Ukraine needs designers, not only economists & lawyers

Print version
Sept. 6, 2012, 10:22 p.m. | Op-ed — by Oksana Faryna

Youth rest on the green lawn on Museum Island near Berlin Cathedral in downtown Berlin. Some think that Ukrainian cities lack such well-designed public space.
© Oksana Faryna

 Oksana Faryna writes:

Returning from a summer vacation in Europe, I understood that adding more economists or lawyers is not enough to make Ukraine a better place to live. Instead, the country needs better and more empowered urban designers to make public spaces more comfortable, accessible and open.

Europe’s streets, squares and parks are designed for the people. They are full of life and attract crowds. Most importantly, they are a testament to different way of thinking, where the comfort of citizens is the utmost goal.

Don’t get me wrong. Ukraine has plenty of parks, town squares and open spaces. But they mainly function as stages to monuments rather than places for people to enjoy life. Rarely are they closed off for traffic so citizens can quietly sip their coffee, more often being clogged with cars and smog.
Effective use of public space determines quality of life. It can aid communication and build communities. It’s what makes Europe European.

The lack of high quality public space is what keeps Ukraine a post-Soviet state, tainted by gray and cluttered city streets, with uncomfortable, gargantuan squares unsuitable for human use.
What would I like to see more of in Ukraine?

A couple rest on a green lawn outside Berlin Cathedral.

Take, for example, the lawn in front of Berlin Cathedral, the main Protestant church in Germany. I saw it crowded with  tourists and locals sitting and lying on perfectly trimmed grass, reading books or talking with friends, enjoying the slight breeze from a nearby fountain. There were no “do not walk” signs on the lawn; it was like an oasis in a hot and bustling city.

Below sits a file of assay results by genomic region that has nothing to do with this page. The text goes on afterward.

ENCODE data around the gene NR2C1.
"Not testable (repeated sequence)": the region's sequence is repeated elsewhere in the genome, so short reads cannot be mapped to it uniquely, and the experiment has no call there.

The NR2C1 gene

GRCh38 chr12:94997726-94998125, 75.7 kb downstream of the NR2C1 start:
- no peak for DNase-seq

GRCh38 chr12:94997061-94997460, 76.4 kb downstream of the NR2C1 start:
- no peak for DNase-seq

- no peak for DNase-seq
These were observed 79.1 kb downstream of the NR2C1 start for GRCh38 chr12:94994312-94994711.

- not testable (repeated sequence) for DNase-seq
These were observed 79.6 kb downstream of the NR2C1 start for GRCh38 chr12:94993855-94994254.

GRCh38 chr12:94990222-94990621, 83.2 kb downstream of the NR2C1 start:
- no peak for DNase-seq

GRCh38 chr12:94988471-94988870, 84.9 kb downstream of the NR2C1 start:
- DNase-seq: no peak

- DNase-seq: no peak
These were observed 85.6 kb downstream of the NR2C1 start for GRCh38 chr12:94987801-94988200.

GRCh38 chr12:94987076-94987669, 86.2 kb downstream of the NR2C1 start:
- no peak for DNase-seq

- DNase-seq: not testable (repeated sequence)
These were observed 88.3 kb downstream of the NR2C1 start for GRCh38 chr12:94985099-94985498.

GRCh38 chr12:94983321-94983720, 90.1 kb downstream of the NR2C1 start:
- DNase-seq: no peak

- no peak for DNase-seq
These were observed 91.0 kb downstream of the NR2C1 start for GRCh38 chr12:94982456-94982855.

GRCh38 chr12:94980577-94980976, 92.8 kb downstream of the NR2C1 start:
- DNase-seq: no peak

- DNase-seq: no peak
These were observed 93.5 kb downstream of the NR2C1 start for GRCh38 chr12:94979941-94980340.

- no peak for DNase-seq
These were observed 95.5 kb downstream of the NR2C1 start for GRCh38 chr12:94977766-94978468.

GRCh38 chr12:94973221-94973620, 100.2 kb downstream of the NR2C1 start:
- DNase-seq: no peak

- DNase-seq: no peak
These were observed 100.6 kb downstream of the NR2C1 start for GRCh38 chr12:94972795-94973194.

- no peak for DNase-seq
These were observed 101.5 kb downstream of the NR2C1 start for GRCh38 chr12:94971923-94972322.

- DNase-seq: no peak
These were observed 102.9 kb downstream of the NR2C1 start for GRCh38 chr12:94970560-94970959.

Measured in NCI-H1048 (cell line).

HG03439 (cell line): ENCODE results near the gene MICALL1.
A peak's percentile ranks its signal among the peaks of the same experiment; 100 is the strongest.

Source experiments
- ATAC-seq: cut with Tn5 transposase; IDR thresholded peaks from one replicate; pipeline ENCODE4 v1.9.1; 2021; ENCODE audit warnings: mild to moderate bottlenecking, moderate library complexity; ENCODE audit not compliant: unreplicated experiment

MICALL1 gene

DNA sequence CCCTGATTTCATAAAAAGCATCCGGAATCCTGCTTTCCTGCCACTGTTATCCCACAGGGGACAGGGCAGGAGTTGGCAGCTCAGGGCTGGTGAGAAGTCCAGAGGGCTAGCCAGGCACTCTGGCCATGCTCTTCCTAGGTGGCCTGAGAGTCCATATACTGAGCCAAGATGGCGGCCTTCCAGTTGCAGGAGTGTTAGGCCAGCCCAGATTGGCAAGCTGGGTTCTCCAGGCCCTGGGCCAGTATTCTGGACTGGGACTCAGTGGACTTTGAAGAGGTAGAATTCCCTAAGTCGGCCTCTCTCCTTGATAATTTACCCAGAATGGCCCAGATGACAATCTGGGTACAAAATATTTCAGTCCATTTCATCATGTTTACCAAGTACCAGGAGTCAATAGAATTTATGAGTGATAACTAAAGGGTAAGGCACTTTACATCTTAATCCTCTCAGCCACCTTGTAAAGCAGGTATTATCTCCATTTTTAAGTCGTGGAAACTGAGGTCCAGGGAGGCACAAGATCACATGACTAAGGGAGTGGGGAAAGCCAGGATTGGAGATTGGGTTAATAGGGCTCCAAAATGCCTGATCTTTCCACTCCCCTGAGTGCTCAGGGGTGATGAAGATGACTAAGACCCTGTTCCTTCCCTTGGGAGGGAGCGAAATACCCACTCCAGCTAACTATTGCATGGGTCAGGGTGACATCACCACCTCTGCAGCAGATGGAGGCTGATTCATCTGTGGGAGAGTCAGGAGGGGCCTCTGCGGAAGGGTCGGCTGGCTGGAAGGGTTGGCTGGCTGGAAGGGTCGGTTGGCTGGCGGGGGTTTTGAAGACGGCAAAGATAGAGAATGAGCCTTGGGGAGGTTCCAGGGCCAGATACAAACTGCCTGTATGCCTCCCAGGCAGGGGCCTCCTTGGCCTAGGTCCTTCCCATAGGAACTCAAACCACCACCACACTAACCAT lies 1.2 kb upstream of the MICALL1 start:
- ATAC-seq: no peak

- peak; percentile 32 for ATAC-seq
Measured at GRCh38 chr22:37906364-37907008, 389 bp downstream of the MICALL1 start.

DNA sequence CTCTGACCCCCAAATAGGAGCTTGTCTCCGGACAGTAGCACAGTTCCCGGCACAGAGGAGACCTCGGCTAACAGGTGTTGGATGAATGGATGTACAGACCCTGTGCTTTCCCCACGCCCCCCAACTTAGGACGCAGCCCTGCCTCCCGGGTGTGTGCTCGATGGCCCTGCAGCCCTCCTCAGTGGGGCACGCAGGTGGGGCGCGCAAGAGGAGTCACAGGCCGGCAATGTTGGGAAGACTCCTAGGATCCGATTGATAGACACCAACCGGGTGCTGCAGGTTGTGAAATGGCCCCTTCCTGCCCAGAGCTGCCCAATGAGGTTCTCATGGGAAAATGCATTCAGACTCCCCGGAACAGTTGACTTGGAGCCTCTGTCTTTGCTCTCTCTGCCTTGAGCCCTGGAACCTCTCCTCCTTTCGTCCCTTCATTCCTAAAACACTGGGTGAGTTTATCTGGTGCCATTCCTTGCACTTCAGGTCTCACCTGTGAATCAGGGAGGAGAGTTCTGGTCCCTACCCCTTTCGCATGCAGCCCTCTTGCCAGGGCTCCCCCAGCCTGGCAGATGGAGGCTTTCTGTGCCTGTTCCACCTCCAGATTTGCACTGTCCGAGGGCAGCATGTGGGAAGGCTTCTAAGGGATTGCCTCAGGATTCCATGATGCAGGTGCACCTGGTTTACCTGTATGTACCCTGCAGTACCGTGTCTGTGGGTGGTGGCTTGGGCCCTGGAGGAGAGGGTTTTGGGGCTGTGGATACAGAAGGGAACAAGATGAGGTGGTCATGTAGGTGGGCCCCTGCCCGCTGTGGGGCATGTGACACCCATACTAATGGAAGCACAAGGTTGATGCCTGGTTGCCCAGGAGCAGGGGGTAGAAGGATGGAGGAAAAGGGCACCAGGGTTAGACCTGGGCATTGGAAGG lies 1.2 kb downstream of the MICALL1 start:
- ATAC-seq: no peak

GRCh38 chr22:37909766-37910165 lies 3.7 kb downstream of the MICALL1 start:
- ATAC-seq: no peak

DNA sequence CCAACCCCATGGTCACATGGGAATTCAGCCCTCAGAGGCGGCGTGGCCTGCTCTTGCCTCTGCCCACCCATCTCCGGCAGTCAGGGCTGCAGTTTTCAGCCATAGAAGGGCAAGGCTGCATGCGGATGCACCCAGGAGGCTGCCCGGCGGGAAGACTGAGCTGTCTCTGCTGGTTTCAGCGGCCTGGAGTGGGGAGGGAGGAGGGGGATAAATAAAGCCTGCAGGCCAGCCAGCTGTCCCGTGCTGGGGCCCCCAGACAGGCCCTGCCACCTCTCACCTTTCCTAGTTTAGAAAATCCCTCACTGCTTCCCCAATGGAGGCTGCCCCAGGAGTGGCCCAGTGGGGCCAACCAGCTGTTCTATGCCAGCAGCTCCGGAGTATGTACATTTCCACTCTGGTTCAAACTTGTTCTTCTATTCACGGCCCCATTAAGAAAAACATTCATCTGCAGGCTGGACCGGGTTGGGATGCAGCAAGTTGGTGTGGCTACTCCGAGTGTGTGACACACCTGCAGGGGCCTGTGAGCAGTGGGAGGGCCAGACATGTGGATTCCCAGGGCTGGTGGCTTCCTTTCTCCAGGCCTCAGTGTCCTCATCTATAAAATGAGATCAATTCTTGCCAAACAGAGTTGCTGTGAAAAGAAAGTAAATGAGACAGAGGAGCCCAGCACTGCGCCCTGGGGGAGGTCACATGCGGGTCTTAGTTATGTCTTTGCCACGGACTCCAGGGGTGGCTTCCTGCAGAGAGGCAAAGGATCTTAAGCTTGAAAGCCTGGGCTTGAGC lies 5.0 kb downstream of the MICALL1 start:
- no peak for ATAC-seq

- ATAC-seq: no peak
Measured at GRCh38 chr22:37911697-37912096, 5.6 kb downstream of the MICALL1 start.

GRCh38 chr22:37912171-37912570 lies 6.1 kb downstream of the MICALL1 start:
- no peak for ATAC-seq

Are Ukrainians warned not to lounge on park lawns? Not usually. Perhaps Soviet mentality still reigns, with people thinking: “If there is no sign saying I can sit on the lawn, perhaps I can’t.”

Whatever the problem, Ukraine’s cities either need more European-style space, or citizens willing to use it.

While admiring a glass and metal dome on top of the Bundestag, Germany’s parliament reconstructed after World War II, people practiced  yoga in the twilight sun on a lawn facing the building.

Moreover, many European cities have downtown squares closed off to traffic. People can come to rest on a bench or under the umbrella of a cozy summer cafe. You can see this in the eastern Polish city of Krakow, the small Dutch towns of Haarlem or Netherland's Delft, or a piazza in the Mediterranean city of Rome.

A playground in Amsterdam is a perfect example of how public space can be designed.

Playgrounds for kids are a separate topic. One I saw in downtown Berlin consisted of quaint colorful figures and resembled a cubist piece of modern art rather than a simple playground.
Meanwhile, downtown Amsterdam houses a chaotic wooden composition, with a metal slide and a few swings made out of a decorative fisherman’s net. It fits well with the rest of the square where one can see the famous "I Amsterdam" letters, an artificial pool, metal benches in minimalist style and pebbles instead of asphalt.

A playground in Rotterdam, Netherlands’ main port, is shaped like a bright blue-and-yellow ship.

The railway station in Holland’s Leiden was also impressive. It was not busy and stressful like many others, but rather feels like a comfortable living room. There are soft benches on a green carpet and swings for kids. There was a TV screen on which people calmly watched the London Summer Olympics while waiting for their train.

A railway station in Leiden, the Netherlands, impresses with its superior comfort for travelers.

It is not difficult to transform Ukraine's post-Soviet streets, squares and parks into inviting and cozy open spaces. But we need people who will design this new space.

Do many universities in Ukraine offer courses in urban design and urban studies? I am not sure. Or is it that they do exist, but their graduates are redrafted to satisfy the profiteering interests of tycoons and politicians who care little for public needs.